The Last of England

Jaguar’s compact post-Millennial contender misfired badly. We look back on the X-Type and reconsider its legacy.

Image: Sunday Times Driving

New Jag Generation.

In car manufacture, there can be no success without failure, each new model an educated shot in the dark, each failure a reproach, all the more so should the product in question represent a new market sector for its maker. Moving downmarket carries greater risk, for the virtues to which customers have become familiar and value most must be offered in diminished form. Nor does development cost fall, any gains being rooted in volume and economies of scale. Furthermore, once a business has taken such a step, there really is no going back.

To some extent therefore, the X-Type irreparably damaged brand-Jaguar, the carmaker never quite recovering from the financial losses incurred by the X400 programme. The figures involved are sobering. According to a study carried out by corporate analysts, Sanford C Bernstein a number of years ago, Jaguar allegedly lost €4600 on every X-Type sold – an overall loss amounting to over €1.7 billion.

Widely viewed as Jaguar’s deadliest sin and the butt of derision amongst the more sensationalist automotive press, the story behind the X-Type’s less than charmed career is not only more complex than is often told, but deserves a less emotive, more nuanced telling. But beforehand we must first Continue reading “The Last of England”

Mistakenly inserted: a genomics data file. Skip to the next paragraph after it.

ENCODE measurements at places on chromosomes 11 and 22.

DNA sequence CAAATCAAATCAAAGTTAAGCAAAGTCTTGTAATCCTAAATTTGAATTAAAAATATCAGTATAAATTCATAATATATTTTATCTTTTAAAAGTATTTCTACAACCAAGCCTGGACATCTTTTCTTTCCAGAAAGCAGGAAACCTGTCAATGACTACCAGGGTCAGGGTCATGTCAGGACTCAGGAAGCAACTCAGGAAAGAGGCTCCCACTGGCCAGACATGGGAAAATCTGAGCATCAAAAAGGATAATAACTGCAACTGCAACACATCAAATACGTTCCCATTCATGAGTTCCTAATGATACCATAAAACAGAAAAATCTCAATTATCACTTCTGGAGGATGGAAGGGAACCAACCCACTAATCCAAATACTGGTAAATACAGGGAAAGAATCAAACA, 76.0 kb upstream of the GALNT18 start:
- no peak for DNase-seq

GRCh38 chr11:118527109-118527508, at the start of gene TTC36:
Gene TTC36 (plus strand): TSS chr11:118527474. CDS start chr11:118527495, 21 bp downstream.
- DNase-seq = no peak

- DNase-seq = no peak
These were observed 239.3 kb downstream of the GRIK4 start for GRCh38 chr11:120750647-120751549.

Style Council

The Jaguar S-Type was intended to spearhead Ford’s growth plans for the leaping cat. That didn’t quite work out as planned.

(c) driving.ca

Now is the winter of our discontent: In November 2004, Ford appointee, Joe Greenwell faced a panel of hostile UK parliamentarians at the Trade and Industry select committee in Whitehall, seeking explanations for his parent company’s decision to Continue reading “Style Council”

All the Trees of the Field Will Clap Their Hands

To the accompaniment of grinding metal, Driven to Write takes a decidedly Eurocentric view of Ford’s recent retrenchment on domestic saloons. 

A visual metaphor. Image credit: autoevolution

Last week’s announcement by Ford to discontinue their entire US market saloon lineup, while a shock to some, was not without some fairly broad hints being laid. In movie parlance, we’ve been hearing the ominous cellos in the background for some time, because the US market mood music on sedans has long been of a less than upbeat tempo.

The American car market has been gravitating to high riding vehicles for decades, for reasons that are as manifold as they are nuanced. Of course it’s massively simplistic to Continue reading “All the Trees of the Field Will Clap Their Hands”